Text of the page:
Ukraine has retained control over the majority of its airspace as Russia failed to neutralize the country’s air defenses, British intelligence said on April 27, as Russia’s state-controlled energy giant Gazprom announced it has halted gas deliveries to EU members Poland and Bulgaria.
“Russia has very limited air access to the north and west of Ukraine, limiting offensive actions to deep strikes with standoff weapons,” Britain’s Ministry of Defense said in its daily bulletin on Twitter.
“Russian air activity is primarily focused on southern and eastern Ukraine, providing support to Russian ground forces,” the ministry said, adding that Moscow keeps targeting Ukrainian military assets and logistics infrastructure nationwide.
The bulletin pointed to the high risk of civilian casualties, saying most Russian air strikes in the besieged Ukrainian port city of Mariupol were probably using unguided free-falling bombs.
“These weapons reduce Russia’s ability to effectively discriminate when conducting strikes, increasing the risk of civilian casualties,” it said.
Meanwhile, Gazprom on April 27 said it has completely halted gas supplies to Bulgaria and Poland due to an absence of payments from the countries in rubles.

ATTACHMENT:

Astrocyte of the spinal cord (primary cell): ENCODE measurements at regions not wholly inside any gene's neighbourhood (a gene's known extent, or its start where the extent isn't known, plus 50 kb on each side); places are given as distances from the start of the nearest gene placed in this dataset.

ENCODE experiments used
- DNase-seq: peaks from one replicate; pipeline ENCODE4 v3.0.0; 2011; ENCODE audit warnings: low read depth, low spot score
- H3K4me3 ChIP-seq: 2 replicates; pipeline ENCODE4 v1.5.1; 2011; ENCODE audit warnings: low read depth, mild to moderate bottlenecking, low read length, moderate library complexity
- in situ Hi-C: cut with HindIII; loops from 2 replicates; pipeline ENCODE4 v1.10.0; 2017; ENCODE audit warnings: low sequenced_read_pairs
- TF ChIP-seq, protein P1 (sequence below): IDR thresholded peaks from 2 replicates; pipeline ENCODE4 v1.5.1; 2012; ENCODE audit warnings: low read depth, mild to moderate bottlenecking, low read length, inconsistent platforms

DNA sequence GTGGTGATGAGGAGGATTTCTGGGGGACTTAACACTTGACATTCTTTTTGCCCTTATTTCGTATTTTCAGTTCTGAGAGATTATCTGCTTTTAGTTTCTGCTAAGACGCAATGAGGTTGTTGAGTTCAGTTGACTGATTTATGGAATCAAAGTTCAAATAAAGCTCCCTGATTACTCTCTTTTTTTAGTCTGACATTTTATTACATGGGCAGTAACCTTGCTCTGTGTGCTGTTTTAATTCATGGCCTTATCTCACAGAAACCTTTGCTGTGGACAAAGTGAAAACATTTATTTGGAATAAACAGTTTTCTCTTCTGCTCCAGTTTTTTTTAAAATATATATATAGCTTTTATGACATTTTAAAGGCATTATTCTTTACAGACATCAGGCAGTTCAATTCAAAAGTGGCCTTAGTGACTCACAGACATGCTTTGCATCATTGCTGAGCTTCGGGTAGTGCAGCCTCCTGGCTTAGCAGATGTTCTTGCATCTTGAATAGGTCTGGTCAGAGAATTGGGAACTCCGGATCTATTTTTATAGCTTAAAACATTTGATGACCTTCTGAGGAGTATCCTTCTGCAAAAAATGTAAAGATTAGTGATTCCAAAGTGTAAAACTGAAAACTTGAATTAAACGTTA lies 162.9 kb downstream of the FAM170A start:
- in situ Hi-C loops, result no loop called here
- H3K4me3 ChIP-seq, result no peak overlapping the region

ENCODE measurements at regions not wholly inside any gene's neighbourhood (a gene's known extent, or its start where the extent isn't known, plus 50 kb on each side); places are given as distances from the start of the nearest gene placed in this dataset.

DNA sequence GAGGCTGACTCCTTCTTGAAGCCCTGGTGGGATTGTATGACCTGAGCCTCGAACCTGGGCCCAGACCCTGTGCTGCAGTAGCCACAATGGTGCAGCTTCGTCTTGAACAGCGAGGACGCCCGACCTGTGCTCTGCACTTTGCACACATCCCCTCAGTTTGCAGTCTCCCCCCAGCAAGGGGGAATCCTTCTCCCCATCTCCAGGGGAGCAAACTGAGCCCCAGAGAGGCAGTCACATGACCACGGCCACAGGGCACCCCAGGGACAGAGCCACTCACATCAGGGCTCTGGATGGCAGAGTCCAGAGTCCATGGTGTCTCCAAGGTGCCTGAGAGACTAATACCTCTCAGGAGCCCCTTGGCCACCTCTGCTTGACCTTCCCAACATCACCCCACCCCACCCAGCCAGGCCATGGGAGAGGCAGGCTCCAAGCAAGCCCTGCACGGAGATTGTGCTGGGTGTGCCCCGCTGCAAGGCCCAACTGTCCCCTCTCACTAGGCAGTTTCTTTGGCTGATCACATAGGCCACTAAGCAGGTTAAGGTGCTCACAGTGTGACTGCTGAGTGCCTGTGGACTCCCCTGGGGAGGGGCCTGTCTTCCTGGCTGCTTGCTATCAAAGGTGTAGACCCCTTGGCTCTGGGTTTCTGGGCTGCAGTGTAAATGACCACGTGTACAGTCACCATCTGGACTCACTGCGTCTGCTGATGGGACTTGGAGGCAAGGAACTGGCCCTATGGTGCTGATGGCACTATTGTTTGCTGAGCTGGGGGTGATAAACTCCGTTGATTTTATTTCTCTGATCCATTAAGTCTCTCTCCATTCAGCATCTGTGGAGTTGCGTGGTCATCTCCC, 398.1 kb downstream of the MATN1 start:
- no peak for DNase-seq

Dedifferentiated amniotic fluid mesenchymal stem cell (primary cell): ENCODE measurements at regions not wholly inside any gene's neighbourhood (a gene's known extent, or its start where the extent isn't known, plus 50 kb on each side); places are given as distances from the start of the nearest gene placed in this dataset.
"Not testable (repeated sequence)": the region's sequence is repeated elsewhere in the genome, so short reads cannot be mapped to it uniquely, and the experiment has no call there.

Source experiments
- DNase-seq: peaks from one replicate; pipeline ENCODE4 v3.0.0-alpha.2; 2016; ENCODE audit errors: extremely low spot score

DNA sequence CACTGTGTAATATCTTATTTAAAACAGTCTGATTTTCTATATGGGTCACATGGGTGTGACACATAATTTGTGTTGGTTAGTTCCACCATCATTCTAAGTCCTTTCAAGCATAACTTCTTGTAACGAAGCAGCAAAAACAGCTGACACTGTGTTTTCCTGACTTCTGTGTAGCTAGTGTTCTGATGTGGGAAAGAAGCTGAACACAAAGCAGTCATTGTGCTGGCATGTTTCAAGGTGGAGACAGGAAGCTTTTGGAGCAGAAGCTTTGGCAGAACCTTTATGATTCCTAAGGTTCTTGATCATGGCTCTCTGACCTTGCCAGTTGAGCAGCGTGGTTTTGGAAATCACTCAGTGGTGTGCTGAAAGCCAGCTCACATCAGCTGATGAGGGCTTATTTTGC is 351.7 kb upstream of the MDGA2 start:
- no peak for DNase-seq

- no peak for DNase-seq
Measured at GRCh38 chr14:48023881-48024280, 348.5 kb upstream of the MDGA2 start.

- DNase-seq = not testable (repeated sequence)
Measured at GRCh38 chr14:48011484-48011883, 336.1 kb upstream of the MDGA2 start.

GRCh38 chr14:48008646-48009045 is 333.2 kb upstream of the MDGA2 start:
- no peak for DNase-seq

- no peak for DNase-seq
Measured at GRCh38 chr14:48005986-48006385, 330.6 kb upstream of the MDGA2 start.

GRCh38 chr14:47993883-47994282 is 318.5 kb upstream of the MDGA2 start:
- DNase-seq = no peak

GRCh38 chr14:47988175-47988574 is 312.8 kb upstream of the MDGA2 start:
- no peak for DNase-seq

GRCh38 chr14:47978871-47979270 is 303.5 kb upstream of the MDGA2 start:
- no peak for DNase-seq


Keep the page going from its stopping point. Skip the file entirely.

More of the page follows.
Poland and Bulgaria are the first EU countries to have their gas cut off since Moscow invaded Ukraine on February 24.
On April 26, the two countries said Gazprom had informed them that it would halt the delivery of natural-gas supplies beginning on April 27, raising fears Russia may cut supplies to Ukraine’s allies in what Kyiv calls “gas blackmail.”
“Payments for gas supplied from April 1 must be made in rubles using the new payments details, about which the counterparties were informed in a timely manner,” Gazprom said on April 27.
The 27-member European Union has condemned Russia’s unprovoked invasion of Ukraine and slapped sanctions on Moscow, prompting President Vladimir Putin to threaten last month that “unfriendly” foreign buyers would have to pay for gas in rubles instead of dollars and euros.